Review: The Abyss Surrounds Us


  • Release Date: February 8th, 2016
  • Author: Emily Skrutskie
  • Website:
  • ISBN: 9780738746913


Everyone who knows me is sick of hearing the phrase, “lesbian sea monster trainers” — whispered, with great enthusiasm, across the sales floor as I lovingly stocked more copies on my staff favorites shelf — but I’m not done with it yet. This book is everything I’ve been waiting to see emerge from the murky waters of YA. It’s a lean, mean sci-fi adventure that brings out the best of the genre in its premise and world-building. If Pacific Rim and Mad Max: Fury Road had a baby, The Abyss Surrounds Us would be it.

Our heroine is Cassandra Leung, a California teen whos trains genetically-engineered creatures called Reckoners to defend ships from vicious pirates on the waters of the NeoPacific. Her first solo mission out on open water goes horribly awry when she is kidnapped by the pirate queen Santa Elena and forced to raise a stolen Reckoner pup for her captors. With far more than her own life at stake, Cassandra’s loyalties will be tested in ways she cannot imagine. Even her heart may not be safe.

Abyss is an adventurous sci-fi romp through a world that manages to be post-apocalyptic without feeling “dystopian.” Instead of a gritty, industrial wasteland that looks like an exaggerated Hollywood set to anyone who’s never driven through Detroit, we have ingeniously constructed flotillas and artificial islands, coastal cities getting back on their feet after being relocated a few hundred miles inland, and a global economy that does what humans do best: adapt. Things are bad — much of the plot is centered around what drove the characters to piracy in the first place — but life (and the story) goes on, which I found somehow refreshing. Maybe it’s because the book didn’t wait for an attractive white person to get hurt before things were “bad enough” to get a rise out of society.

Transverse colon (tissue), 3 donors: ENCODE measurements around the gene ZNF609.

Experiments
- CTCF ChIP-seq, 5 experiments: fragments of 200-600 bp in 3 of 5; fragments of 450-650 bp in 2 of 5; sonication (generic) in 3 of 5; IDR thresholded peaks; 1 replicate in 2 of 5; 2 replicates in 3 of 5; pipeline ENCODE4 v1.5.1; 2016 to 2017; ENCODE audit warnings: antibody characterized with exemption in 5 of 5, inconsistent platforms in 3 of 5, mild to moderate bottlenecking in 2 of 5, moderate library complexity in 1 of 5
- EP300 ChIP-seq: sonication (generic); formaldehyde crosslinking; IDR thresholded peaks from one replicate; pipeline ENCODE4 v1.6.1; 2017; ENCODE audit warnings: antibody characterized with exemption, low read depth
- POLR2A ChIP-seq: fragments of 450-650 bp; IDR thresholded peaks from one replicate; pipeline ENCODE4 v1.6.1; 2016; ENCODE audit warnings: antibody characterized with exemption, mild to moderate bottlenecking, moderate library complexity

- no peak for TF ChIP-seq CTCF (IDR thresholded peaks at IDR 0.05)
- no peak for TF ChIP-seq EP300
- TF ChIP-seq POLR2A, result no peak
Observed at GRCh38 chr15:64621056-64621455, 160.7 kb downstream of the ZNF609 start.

In fact, most of our characters aren’t white. I’m relieved that someone remembered that the Pacific might be inhabited by, I don’t know, Pacific Islanders. Or that they might be the first people to get screwed over by newly sea-based capitalism. Or that California might have an Asian American population. Really, just having a vaguely-dystopian futuristic novel that hasn’t erased all of its POC with no explanation is a relief. I raised my eyebrows at Santa Elena’s character (a sadistic black crime boss with a small child who is, apparently, fatherless? hm) but I think Skrutskie managed to pull her off by the end, and I expect we’ll see more facets of her character in the sequel.

Which brings me to the romance. In short, I’m in love with it. It unfolds slowly and naturally, as if actual human beings were consulted. Two girls are in love, and we don’t have to spend 90% of the book on one of both of them struggling out of the closet. And the unhealthy captor-captive dynamic is a deal-breaker! Multiple times! People communicate! Straight romances needs to sit down and take notes.

Now, I have been burned in the past when it comes to neat SF/F premises with LGBT characters. Sometimes, the spirit is willing, but the writing is weak. That is thankfully not the case here. Skrutskie has a clean, simplistic style that doesn’t rely on overwrought metaphors or too-detailed descriptions to mask other flaws in the prose — because, really, there aren’t a lot of flaws. She has writing chops and she knows how to use them, so prepare to be sucker-punched.

Go forth and read.